Uruguay, ranked 26th, once again leads South America’s happiest countries, and is in the fifth-happiest in the entire Americas, beaten only by Mexico, the U.S., Canada, and Costa Rica.

And, once again, Venezuela, ranked 79th, is South America’s unhappiest country, despite climbing more than 29 spots in the last two editions of this report.

While recent trends are encouraging, the Venezuelan populace is still significantly unhappier than in 2010, a full point lower on the scale, and the fourth-worst fall in the dataset.

A map of Europe color-coded by the average happiness level in each country.

Aside from the top happiness ranks populated by small, wealthy European nations, the report also notes that the continent is seeing a convergence in happiness levels between Central & Eastern Europe and Western Europe—when in previous decades Western Europe was significantly happier.

In fact those under the age of 30 are equally happy across the continent, with only the older age groups seeing a gap.

Ukraine, now with two full years of battling the Russian invasion, is the unhappiest country in Europe, ranked 105th overall.

Happiness Levels in Asia, the Middle East, Oceania and Africa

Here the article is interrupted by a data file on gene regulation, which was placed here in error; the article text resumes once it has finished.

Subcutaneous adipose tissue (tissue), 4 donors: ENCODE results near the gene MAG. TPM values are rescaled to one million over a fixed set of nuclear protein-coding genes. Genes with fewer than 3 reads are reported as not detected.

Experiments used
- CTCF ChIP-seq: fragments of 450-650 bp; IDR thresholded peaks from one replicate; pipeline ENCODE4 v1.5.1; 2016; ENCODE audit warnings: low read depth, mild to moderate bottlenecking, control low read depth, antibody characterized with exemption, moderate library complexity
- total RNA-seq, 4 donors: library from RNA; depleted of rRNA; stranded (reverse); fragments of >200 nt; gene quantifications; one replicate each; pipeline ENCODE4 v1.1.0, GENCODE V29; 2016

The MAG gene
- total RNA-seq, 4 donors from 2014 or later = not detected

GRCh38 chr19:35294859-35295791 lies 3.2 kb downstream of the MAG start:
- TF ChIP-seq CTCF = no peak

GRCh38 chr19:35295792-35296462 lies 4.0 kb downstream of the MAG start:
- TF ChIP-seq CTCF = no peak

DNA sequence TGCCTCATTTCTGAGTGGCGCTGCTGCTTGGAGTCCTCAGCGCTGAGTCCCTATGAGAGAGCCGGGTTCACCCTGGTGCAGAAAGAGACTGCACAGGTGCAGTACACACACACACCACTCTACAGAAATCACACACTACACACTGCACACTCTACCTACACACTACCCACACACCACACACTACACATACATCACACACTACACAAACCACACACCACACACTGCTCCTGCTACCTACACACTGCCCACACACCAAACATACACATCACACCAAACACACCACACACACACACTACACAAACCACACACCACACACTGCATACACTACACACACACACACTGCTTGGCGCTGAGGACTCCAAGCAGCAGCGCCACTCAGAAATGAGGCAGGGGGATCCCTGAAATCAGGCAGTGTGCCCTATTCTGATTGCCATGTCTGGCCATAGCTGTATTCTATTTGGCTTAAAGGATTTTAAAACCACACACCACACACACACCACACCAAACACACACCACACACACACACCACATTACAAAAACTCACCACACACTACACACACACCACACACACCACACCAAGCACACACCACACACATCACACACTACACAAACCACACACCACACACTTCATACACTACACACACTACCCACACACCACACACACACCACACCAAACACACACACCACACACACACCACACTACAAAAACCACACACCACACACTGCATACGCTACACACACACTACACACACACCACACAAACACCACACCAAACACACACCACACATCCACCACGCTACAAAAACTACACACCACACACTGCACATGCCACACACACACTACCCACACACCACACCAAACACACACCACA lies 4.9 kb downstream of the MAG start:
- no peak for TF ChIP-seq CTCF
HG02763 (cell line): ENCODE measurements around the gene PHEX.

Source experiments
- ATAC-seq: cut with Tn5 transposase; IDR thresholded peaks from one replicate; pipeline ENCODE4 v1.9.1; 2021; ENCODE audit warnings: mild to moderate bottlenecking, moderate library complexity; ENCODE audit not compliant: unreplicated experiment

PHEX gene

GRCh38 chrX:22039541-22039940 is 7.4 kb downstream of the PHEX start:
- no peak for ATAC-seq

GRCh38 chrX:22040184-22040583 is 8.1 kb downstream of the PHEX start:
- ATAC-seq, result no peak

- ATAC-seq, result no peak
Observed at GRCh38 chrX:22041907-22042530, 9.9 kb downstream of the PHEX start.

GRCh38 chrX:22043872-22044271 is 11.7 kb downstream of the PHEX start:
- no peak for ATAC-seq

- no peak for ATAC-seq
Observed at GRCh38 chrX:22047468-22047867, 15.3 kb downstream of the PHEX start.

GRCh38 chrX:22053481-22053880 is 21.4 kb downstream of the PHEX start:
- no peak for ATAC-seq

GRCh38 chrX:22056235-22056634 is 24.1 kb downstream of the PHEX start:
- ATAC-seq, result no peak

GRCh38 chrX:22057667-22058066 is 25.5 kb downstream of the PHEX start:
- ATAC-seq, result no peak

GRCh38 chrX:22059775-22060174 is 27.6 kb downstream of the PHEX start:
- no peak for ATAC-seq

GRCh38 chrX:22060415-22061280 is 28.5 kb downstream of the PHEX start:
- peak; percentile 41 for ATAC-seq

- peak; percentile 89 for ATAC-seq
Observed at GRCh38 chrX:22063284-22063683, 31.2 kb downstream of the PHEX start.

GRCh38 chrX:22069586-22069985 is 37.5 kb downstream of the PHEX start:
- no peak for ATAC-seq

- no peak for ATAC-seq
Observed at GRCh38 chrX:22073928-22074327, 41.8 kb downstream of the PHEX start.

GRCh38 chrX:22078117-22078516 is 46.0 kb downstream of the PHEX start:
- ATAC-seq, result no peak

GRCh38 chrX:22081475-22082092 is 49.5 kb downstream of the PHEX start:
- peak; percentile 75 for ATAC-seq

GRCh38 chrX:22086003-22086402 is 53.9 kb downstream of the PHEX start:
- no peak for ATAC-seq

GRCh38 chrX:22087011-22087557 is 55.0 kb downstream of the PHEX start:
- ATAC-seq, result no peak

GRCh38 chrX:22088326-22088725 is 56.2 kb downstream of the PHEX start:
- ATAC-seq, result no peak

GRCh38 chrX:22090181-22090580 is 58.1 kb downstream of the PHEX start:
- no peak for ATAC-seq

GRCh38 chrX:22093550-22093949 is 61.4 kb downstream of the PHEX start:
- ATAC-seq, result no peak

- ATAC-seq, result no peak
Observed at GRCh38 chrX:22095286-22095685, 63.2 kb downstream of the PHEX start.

A map of Central Asia and the Middle East color-coded by the average happiness level in each country.

In the Middle East and Central Asia, Israel, at fifth place, leads the region’s happiness levels, dropping one spot since 2023.

The report notes that Gallup’s survey in Israel occurred after October 7th, but before much of the subsequent warfare. Thus, life evaluations fell by 0.9 for the year, of which only one-third impacted their final score.

However, the survey in Palestine (ranked 103rd globally) took place earlier in the year, before October 7th.

In Central Asia, Afghanistan’s happiness is not only the lowest measured in the world, its score has also halved since 2010, the worst of all countries in the same time period.

A map of Asia and Oceania color-coded by the average happiness level in each country.

Meanwhile, in South and East Asia, Singapore (30th) and Taiwan (31st), are well ahead of regional economic heavyweights, China (60th), Japan (51st), and India (126th), when it comes to happiness levels.

In Oceania, Australia (10th) and New Zealand (11th), happiness dispersion mirrors the U.S., Canada, and the Nordics, in that the old are much happier than the young.

A map of Africa color-coded by the average happiness level in each country.

The world’s second largest continent, Africa, accounts for nine of the bottom 10 least happiest countries in the world, many of them clustered around Africa’s Great Lakes.

Lesotho is the unhappiest country in Africa and third-worst overall. The country’s residents often immigrate to neighboring South Africa, both in search of opportunities as well as escaping persistent food insecurity from recurring droughts.

On the other hand, Africa’s happiest country, Libya has seen a resurgence in political stability recently. The country’s second civil war ended in 2020, and recently the three main ruling factions have agreed on a framework for a unified government.